clearances and/or approvals and/or removal of technical irregularities
in terms of a Notification under the EP Act cannot be declined with
pedantic rigidity, oblivious of the consequences of stopping the
operation of mines, running factories and plants.
57. The 1986 Act does not prohibit ex post facto Environmental
Clearance. Grant of ex post facto EC in accordance with law, in strict
compliance with Rules, Regulations, Notifications and/or applicable
orders, in appropriate cases, where the projects are in compliance
with, or can be made to comply with environment norms, is in our view
not impermissible. The Court cannot be oblivious to the economy or
25
the need to protect the livelihood of hundreds of employees and others
employed in the project and others dependent on the project, if such
projects comply with environmental norms.
58. As held by a three Judge Bench of this Court in Lafarge Umiam
Mining Private Limited v. Union of India
5
:-
“119. The time has come for us to apply the constitutional
“doctrine of proportionality” to the matters concerning
environment as a part of the process of judicial review in
contradistinction to merit review. It cannot be gainsaid that
utilization of the environment and its natural resources has to
be in a way that is consistent with principles of sustainable
development and intergenerational equity, but balancing of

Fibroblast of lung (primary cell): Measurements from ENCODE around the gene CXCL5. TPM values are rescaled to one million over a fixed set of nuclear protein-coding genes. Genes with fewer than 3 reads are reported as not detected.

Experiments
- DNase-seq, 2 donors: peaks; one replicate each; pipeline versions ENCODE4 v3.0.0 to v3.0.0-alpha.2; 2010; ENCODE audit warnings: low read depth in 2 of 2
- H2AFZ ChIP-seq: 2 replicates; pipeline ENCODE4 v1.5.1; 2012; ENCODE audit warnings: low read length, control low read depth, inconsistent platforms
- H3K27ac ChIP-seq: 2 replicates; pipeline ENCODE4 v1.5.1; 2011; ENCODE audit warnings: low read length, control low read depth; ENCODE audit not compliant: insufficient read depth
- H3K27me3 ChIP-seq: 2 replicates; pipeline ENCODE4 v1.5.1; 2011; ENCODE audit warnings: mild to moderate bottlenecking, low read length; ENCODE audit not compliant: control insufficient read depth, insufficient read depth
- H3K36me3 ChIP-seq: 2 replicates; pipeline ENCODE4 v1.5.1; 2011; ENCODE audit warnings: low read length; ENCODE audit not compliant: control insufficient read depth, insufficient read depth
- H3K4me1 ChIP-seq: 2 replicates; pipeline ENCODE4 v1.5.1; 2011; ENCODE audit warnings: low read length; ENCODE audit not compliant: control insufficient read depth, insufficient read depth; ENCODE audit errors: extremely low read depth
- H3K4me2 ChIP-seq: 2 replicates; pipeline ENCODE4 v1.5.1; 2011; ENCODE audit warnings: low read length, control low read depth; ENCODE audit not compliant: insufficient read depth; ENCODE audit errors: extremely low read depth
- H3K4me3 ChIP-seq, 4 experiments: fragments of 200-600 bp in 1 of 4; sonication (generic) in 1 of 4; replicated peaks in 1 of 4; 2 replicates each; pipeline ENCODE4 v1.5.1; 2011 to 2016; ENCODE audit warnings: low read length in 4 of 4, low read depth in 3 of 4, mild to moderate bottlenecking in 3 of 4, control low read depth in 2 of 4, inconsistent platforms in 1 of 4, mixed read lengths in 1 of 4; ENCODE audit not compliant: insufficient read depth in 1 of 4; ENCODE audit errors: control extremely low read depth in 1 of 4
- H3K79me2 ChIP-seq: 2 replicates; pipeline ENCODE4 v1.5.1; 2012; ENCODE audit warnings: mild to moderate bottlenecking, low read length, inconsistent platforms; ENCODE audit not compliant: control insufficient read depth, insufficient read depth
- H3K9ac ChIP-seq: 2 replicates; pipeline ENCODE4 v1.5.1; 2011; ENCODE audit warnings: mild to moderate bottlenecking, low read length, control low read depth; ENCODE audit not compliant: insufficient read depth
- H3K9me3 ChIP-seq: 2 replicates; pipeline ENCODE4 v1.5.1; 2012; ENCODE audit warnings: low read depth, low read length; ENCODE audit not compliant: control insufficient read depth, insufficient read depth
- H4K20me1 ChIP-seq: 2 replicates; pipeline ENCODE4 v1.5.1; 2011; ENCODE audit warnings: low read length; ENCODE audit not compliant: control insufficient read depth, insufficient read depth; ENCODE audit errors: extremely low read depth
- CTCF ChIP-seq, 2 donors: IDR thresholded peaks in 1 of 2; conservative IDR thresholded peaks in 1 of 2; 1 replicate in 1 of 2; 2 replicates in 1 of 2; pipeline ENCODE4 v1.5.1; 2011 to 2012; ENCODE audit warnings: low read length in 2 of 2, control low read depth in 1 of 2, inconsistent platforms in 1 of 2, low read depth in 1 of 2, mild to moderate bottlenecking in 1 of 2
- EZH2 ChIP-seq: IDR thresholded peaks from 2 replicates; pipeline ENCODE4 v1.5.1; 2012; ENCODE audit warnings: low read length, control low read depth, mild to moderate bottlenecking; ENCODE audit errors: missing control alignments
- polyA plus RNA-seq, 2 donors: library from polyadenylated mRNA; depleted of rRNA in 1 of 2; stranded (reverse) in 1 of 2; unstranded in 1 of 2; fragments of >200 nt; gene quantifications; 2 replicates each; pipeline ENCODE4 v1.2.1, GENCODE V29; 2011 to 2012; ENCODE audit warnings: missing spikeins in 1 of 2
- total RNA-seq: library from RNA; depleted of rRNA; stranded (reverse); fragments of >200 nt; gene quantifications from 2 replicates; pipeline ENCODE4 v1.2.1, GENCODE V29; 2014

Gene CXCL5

these equities may entail policy choices. In the circumstances,
barring exceptions, decisions relating to utilisation of natural
resources have to be tested on the anvil of the well-recognized
principles of judicial review. Have all the relevant factors been
taken into account? Have any extraneous factors influenced
the decision? Is the decision strictly in accordance with the
legislative policy underlying the law (if any) that governs the
field? Is the decision consistent with the principles of
sustainable development in the sense that has the decisionmaker taken into account the said principle and, on the basis
of relevant considerations, arrived at a balanced decision?
Thus, the Court should review the decision-making process to
ensure that the decision of MoEF is fair and fully informed,
based on the correct principles, and free from any bias or
restraint. Once this is ensured, then the doctrine of “margin of
appreciation” in favour of the decision-maker would come into
play.”
59. In Alembic Pharmaceuticals Ltd.(supra), this Court observed:-
“27. The concept of an ex post facto EC is in derogation of the
fundamental principles of environmental jurisprudence and is
an anathema to the EIA notification dated 27 January 1994. It
is, as the judgment in Common Cause holds, detrimental to the
environment and could lead to irreparable degradation. The
reason why a retrospective EC or an ex post facto clearance is
alien to environmental jurisprudence is that before the issuance
of an EC, the statutory notification warrants a careful
application of mind, besides a study into the likely
consequences of a proposed activity on the environment. An
EC can be issued only after various stages of the decision5 (2011) 7 SCC 338
26
making process have been completed. Requirements such as
conducting a public hearing, screening, scoping and appraisal
are components of the decision-making process which ensure
that the likely impacts of the industrial activity or the
expansion of an existing industrial activity are considered in the
decision-making calculus. Allowing for an ex post facto